Detail View: The AMICA Library: Portrait of the Zen Master Hotto Kokushi

AMICA Library Year: 
Object Type: 
Creator Nationality: 
Asian; Far East Asian; Japanese
Creator Dates/Places: 
Creator Name-CRT: 
Japan, Kamakura Period
Portrait of the Zen Master Hotto Kokushi
Title Type: 
Full View
Creation Date: 
c. 1286
Creation Start Date: 
Creation End Date: 
Materials and Techniques: 
wood with hemp cloth, black lacquer, and iron clamps
Overall: 91.4cm
AMICA Contributor: 
The Cleveland Museum of Art
Owner Location: 
Cleveland, Ohio, USA
ID Number: 
Credit Line: 
Leonard C. Hanna, Jr. Fund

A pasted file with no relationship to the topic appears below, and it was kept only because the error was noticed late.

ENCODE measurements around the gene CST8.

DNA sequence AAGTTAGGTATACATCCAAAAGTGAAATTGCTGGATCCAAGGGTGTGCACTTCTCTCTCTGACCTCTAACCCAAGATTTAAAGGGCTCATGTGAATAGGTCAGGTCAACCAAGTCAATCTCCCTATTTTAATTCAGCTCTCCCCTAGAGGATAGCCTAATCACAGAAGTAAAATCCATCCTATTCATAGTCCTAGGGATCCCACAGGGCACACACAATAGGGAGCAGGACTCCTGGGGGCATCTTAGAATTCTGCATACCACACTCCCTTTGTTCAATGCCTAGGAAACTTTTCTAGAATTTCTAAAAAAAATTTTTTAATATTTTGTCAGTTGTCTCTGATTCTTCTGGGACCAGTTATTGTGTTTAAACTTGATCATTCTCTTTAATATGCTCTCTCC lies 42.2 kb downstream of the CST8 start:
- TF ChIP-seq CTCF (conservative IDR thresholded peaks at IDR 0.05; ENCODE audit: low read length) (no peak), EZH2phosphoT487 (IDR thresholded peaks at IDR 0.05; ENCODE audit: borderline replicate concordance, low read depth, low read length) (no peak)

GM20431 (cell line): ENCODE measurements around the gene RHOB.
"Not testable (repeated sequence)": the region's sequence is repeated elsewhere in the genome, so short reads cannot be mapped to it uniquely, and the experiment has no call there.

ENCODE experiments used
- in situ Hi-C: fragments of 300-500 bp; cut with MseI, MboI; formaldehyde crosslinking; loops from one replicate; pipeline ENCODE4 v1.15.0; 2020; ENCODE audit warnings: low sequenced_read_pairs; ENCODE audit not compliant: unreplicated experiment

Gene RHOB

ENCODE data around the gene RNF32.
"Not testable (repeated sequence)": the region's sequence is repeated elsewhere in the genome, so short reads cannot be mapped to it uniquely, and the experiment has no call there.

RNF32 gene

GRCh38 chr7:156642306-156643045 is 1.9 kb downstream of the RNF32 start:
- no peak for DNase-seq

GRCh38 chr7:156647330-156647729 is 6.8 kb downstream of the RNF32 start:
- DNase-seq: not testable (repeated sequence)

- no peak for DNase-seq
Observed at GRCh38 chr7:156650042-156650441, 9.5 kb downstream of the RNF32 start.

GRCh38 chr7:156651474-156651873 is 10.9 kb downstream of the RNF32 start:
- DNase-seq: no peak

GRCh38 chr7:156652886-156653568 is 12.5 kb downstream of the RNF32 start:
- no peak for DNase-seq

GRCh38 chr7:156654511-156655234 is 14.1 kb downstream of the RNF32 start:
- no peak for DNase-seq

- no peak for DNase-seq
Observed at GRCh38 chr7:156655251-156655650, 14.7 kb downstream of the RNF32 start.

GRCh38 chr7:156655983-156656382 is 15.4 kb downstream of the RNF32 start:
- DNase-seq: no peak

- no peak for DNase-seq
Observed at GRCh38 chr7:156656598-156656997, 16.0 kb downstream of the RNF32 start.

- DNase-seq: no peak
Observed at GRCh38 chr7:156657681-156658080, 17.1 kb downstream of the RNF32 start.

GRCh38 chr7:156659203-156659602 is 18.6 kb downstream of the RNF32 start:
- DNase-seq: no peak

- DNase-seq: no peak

In Japan, portraits of revered spiritual leaders have been produced since the eighth century. First in life-size sculptures of clay, wood, or dry lacquer and, later, in painted versions, these austere images of Buddhist priests demonstrate the early Japanese mastery of realistic portraiture. Hotto Kokushi (1203 ? 1295), known as Kakushin, journeyed to China twice to study Zen, a sect of Buddhism. He became renowned in Japan for his lectures and as a masterful interpreter and teacher of Zen doctrine. Away from the more doctrinaire centers in Kyoto and Kamakura, he founded a small number of temples in western Japan where his reputation attracted serious students of Zen as well as common parishioners. Three chinso (sculpture portraits) of Kakushin exist today at these monasteries, which continue to serve as icons of faith in the search for spiritual enlightenment. Such sculptural images were traditionally displayed only for special occasions, usually in a space such as a founder's hall specifically designated for that purpose. Memorial services marking the anniversary of the priest's death are still the most important observances each year. Each of the four extant chinso of Kakushin depict him slightly differently, corresponding either to his age or perhaps to how his physiognomy was transmitted posthumously to the sculptor. Traditionally this was done by sketch or finished painted image. Here the master is presented toward the end of his life, with prominent cheekbones and hollowed cheeks as well as the large ears and clean shaven pate that characterize his appearance in all four chinso. The weathered condition of the image's surface reveals the iron clamps holding the thinly carved pieces of wood together and the sculpting grooves normally hidden by layers of hemp cloth and black lacquer. The determined, meditative expression of Kakushin's aged face and his monk's robe seem particularly sympathetic to these materials. The sculpture separates where the torso meets the lower robes, at the elbows. The handsare carved as one piece but are not secured into the arm sleeves. They, like the monk's slippers and bench, are independent elements that allow for ease of transport and installation. These were matters of some concern to medieval temples and their patrons since damage from insects and fire was well known to them. In addition, fabrication by the joined wood system allowed for greater flexibility and detailing. M.R.C.
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